Both sides boast exceptional youth systems, but the days of fielding an-all Catalan side is a thing of the past
Barcelona meet Espanyol in biggest Catalan derby but number of home-grown players is on the wane
Barcelona and Espanyol meet on Saturday night in the biggest Catalan derby. Both clubs have long boasted exceptional youth systems. Barca’s famed Masia system produced the majority of arguably the greatest club side ever, the 2009 and 2011 Uefa Champions League winners featuring Lionel Messi, Gerard Pique, Andres Iniesta, Xavi, Sergio Busquets, Pedro, Victor Valdes, Carles Puyol, Thiago Alcantara and Bojan Krkic.
They were managed by another Masia graduate, Pep Guardiola. In late 2011, the entire Barca team on the pitch at Levante was comprised of youth team graduates.
Barca created footballers and augmented the home-grown talent with some of football’s finest international stars, mocking rivals Real Madrid for their galactico system of buying already established players.
Barca’s system is declining and facing new threats. Twelve of Espanyol’s 25-man-first-team squad are graduates from their academy, while only eight of Barca’s players have come through the ranks, down from 16 four years ago. Then, only Pinto, Dani Alves, Adriano, Javier Mascherano, Alex Song, Alexis Sanchez and Neymar had not come through the club’s youth system from the entire squad.
Messi is still around and expected to sign a new contract. So is Iniesta, though this week he denied it had been signed when the club president Josep Maria Bartomeu gave out a different message. Busquets, Jordi Alba, Rafinha, Gerard Deulofeu and Sergi Roberto make up the numbers, but a 50 per cent reduction in four years doesn’t encourage fans, especially those who hoped it would be maintained and even improved with the move to new training facilities at Sant Joan Despi.
Graduates such as Samper impressed, but he was laoned to Las Palmas after Barca bought Paulinho, a move which didn’t convince fans.
Barça’s B team also won promotion to Spain’s second tier for this season, becoming one of only two reserve sides with Sevilla to be playing at such a high level, but the youth system will be judged on how many players make the first team. It has long been a proven, enviable pathway at Camp Nou where the main stadium dominates the reserve ground like an enticing mother ship advertising the ultimate prize.
Espanyol’s system is the result of financial necessity, excellent scouting, community programmes, training facilities in the working class district of Sant Adria and being based in Catalonia, a football factory of seven million.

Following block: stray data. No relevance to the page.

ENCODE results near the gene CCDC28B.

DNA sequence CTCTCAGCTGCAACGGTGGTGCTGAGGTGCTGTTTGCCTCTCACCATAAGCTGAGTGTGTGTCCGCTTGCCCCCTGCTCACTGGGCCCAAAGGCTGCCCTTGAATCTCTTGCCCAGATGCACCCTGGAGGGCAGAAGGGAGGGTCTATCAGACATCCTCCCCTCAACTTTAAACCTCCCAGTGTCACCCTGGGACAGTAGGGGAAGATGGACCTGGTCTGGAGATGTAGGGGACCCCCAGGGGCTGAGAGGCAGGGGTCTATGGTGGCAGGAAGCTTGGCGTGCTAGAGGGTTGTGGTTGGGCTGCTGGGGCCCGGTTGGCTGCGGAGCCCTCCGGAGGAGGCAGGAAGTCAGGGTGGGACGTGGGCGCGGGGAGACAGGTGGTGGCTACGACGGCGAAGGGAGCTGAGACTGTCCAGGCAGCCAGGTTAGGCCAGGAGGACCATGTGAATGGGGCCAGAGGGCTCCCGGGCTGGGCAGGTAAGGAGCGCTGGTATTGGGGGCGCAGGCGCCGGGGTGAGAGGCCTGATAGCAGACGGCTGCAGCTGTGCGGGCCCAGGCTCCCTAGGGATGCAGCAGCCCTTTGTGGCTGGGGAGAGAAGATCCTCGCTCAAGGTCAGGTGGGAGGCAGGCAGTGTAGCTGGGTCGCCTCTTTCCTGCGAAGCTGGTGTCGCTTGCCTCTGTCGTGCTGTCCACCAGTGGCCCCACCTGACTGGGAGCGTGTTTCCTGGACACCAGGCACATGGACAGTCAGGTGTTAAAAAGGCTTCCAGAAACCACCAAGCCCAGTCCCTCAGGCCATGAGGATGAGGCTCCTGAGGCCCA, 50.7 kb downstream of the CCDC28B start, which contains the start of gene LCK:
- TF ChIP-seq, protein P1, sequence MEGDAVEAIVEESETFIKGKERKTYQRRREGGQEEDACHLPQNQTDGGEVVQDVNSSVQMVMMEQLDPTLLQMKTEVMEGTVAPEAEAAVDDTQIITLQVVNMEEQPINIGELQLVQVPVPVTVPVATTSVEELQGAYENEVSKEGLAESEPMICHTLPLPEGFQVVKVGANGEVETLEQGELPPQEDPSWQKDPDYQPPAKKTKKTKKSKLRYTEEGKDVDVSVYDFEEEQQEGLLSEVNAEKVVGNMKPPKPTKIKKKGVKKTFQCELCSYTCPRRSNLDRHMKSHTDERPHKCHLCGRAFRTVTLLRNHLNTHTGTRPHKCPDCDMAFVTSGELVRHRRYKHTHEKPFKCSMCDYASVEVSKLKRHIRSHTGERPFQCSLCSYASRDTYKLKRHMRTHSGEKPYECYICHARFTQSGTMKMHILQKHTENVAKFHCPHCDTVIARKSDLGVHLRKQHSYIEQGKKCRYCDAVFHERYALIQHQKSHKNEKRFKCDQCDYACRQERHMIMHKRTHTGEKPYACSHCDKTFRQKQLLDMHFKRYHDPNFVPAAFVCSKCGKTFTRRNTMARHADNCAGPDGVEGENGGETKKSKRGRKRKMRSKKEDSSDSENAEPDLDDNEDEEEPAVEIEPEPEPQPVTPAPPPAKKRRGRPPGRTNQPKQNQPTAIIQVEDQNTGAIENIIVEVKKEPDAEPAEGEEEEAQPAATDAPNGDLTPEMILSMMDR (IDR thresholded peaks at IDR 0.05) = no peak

Espanyol also cast a wide net. They brought Eric Bailly, now at Manchester United, from Africa after trial games when he was 15. The defender had to wait two years for his papers to clear to play professionally, after which his progress was rapid. Espanyol only lost the Catalan youth league to Barca on goal difference last season.
United have this week bought Arnau Puigmal, a 16-year-old Catalan at Espanyol who Barca were keen to sign after he was named best player at this year’s prestigious MIC tournament in Catalonia, which Espanyol won against Barca, the pair having eliminated some of the best clubs in world football, including United. Espanyol had hoped he would progress to the first team by the time he was 18.
Young players earn more in England, the agents representing them too. Manchester City enticed Eric Garcia from Barca this year. It doesn't always work out as hoped. Joan Angel Roman, tempted from Espanyol in 2009 when Barca wanted him and he was considered the best young Catalan player, is now 24 and was a fringe player for a mid-table Polish side Slask Wroclaw last season.
They are easily forgotten as clubs look to the future and City’s interest in newly promoted Girona is likely to see more competition for the best young Catalan players for Barcelona’s big two.
It is not only players, but coaches and club officials. United’s new senior scout is Javier Ribalta, a Catalan who was at Juventus. Much of City’s senior administration staff is also Catalan, including their chief executive Ferran Soriano.
As Barcelona’s biggest teams clash on Saturday night, some of Catalonia’s most influential football people will be in England’s north west, working for Manchester’s big clubs.
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